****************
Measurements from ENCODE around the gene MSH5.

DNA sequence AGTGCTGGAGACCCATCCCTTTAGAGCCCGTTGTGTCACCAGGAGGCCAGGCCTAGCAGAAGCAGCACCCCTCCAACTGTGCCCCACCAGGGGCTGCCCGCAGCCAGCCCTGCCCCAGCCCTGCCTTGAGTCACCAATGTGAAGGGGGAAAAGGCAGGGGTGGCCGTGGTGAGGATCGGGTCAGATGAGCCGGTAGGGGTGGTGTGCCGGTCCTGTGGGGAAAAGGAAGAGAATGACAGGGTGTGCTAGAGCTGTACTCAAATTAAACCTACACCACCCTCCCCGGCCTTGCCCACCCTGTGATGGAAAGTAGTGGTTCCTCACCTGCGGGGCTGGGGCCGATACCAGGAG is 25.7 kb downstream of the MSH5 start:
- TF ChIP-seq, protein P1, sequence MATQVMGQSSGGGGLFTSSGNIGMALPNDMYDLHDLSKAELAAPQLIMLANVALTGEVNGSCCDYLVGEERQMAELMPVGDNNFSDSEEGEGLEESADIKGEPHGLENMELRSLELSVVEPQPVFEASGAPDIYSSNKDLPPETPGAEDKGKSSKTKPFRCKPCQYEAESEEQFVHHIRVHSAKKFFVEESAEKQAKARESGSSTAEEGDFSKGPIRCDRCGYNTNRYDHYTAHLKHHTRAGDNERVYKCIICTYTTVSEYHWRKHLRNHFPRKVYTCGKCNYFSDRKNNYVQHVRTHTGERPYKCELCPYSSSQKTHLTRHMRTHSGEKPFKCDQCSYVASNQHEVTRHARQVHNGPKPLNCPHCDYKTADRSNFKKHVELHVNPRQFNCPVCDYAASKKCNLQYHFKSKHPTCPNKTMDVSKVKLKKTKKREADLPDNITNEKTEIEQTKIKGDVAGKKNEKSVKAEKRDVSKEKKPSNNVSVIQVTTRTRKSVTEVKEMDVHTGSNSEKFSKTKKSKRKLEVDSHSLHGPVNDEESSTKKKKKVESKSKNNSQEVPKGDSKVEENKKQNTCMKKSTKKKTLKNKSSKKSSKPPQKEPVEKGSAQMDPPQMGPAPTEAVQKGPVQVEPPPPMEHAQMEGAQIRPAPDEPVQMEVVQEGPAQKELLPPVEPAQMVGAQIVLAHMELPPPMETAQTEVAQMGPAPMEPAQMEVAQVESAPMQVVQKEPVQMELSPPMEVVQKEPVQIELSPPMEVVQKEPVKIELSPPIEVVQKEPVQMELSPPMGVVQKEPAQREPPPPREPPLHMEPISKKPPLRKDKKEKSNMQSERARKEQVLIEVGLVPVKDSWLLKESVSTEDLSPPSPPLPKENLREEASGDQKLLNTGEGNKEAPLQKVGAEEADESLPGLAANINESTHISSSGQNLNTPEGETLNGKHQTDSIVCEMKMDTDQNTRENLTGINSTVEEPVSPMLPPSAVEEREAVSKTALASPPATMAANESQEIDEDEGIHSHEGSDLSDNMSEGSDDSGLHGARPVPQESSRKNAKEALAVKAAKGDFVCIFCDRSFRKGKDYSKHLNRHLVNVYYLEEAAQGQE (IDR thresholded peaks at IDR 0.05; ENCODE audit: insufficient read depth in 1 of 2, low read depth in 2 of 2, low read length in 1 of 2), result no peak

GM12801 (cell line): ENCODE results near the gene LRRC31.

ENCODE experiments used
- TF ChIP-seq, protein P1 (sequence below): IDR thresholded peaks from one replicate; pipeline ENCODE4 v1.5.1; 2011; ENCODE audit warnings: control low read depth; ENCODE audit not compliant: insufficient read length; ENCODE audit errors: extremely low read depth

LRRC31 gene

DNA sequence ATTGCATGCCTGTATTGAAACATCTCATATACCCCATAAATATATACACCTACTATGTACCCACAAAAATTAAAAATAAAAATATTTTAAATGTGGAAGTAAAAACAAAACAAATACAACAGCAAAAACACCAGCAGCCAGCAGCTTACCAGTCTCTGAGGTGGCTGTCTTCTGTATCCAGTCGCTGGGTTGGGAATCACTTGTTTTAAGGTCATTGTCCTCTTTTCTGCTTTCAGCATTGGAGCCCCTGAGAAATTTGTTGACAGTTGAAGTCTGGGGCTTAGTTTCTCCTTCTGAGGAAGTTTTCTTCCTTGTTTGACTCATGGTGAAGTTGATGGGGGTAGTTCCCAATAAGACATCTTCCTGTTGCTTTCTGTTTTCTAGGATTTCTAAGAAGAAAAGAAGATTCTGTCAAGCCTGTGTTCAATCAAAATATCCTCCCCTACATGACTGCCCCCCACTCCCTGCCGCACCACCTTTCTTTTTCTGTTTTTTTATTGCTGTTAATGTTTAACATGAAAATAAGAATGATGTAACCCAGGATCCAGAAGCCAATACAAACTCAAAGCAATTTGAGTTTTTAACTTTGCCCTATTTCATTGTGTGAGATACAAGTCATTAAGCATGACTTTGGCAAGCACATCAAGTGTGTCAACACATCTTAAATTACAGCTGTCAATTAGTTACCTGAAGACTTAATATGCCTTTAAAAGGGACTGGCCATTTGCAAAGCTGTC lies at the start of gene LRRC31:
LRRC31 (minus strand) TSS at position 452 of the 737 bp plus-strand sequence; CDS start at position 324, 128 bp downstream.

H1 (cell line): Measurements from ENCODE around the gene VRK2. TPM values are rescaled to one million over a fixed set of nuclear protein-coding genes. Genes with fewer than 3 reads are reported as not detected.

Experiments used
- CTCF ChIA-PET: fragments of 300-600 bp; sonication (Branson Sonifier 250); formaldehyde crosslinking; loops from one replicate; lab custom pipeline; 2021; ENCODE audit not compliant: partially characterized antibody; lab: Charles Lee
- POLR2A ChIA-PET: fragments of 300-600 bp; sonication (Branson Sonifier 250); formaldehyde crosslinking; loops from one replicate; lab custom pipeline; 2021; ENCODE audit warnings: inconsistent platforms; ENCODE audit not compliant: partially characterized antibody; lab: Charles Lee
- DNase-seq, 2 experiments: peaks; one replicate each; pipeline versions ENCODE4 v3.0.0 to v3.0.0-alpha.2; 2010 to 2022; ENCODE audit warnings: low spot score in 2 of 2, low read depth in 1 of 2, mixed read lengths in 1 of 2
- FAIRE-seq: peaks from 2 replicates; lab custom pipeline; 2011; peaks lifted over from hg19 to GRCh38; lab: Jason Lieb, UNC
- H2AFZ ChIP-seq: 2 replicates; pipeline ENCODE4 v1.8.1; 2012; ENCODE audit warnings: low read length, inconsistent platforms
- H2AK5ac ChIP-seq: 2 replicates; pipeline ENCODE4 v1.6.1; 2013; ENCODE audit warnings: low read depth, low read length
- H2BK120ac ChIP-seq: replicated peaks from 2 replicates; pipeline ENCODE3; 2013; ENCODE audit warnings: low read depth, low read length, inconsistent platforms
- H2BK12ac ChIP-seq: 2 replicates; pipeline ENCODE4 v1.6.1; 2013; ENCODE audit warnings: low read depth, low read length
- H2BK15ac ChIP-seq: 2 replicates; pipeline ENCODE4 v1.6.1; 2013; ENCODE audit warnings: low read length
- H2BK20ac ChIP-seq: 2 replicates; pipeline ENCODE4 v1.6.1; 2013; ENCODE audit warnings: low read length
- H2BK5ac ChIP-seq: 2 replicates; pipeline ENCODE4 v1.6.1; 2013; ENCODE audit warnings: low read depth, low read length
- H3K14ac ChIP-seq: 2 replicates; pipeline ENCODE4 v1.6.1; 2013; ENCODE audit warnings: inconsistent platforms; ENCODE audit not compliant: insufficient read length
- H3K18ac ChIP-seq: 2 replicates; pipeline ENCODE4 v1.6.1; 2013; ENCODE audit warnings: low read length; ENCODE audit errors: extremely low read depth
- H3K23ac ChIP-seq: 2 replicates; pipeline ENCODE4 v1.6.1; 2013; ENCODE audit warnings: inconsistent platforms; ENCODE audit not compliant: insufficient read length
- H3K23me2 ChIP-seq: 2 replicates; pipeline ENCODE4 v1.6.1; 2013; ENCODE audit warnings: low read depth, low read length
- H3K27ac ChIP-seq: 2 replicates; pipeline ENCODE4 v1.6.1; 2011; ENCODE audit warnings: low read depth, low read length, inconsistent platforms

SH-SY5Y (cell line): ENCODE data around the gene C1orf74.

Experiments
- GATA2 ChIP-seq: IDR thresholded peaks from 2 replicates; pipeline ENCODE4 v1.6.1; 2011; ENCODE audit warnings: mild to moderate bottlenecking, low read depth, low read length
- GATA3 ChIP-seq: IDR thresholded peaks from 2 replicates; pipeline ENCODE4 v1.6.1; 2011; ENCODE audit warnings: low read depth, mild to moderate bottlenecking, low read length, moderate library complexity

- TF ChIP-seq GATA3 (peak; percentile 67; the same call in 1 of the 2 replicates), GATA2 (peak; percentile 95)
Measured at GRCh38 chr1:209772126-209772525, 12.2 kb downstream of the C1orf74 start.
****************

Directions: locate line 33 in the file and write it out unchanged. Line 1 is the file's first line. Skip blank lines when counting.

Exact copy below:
Measured at GRCh38 chr1:209772126-209772525, 12.2 kb downstream of the C1orf74 start.